R. Kelly: Why So Many Ignored the Warning Signs


The music industry has a long history of adult male musicians mentoring, dating and marrying young girls — and music itself has long paid tribute to underage girls, she said. The Beatles sang: “She was just 17, and you know what I mean.” Elvis Presley met Priscilla when she was 14, and Jerry Lee Lewis married his cousin Myra Gale Brown when she was 13, though it devastated his career.

“It’s a situation ripe for men taking advantage of young girls,” Ms. Powers said in the documentary. “Sexual predation as an inconvenience in pop music is so old. It’s been going on for decades, centuries.”

When Chance the Rapper said this in the final episode of the documentary, he was speaking to a greater problem: that black girls are not believed when they speak up, and that they experience “adultification” — meaning they are perceived as older and less innocent than white girls, so there tends to be less shock when they are sexualized.

This has been supported by research, most notably in a 2017 study published by Georgetown Law which found that adults see black girls as “less in need of protection as white girls of the same age,” according to Rebecca Epstein, one of its authors.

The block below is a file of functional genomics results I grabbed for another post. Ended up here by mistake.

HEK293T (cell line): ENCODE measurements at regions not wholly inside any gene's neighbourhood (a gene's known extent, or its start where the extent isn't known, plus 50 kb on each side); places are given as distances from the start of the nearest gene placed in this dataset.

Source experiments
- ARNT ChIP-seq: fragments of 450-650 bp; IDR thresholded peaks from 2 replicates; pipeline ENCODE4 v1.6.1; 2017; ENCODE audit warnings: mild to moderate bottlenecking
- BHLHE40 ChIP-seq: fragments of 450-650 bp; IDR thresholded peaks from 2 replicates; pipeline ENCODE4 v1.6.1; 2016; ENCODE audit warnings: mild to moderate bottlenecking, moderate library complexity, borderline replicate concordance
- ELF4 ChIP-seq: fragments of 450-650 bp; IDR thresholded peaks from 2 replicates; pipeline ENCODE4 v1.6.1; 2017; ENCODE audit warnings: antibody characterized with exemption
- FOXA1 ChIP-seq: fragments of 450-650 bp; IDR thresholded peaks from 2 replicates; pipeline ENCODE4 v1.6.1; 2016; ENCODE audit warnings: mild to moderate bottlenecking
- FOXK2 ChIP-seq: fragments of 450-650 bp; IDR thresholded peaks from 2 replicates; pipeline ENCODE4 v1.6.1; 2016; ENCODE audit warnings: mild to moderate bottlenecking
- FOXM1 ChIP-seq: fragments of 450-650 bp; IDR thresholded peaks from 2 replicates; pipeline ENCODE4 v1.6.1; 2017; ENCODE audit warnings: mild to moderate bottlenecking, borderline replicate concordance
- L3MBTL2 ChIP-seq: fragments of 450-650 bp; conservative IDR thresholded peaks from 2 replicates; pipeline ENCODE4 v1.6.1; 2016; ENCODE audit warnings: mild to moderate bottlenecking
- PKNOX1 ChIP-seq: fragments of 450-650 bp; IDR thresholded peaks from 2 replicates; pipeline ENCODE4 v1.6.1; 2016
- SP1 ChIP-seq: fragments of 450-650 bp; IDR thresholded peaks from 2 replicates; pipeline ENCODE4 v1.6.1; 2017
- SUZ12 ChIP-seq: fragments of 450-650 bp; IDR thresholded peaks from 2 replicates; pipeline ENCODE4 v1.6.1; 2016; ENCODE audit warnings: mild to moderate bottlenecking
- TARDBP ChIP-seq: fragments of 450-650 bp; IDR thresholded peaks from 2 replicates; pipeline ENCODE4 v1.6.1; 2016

A Times Opinion piece this week brought up the film “NO! The Rape Documentary,” created 20 years ago by the filmmaker Aishah Shahidah Simmons. It was initially rejected by distributors, and in 1998, an executive from HBO told Ms. Simmons: “Let’s face it, very unfortunately, most people don’t care about the rape of black women and girls, and therefore we’re concerned that there won’t be many viewers who will tune in.”

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In an essay this week, my colleague Aisha Harris, a television editor, examined how “two cultural touchstones” helped keep people laughing at Mr. Kelly, thus helping to shape the public’s perception of the accusations.


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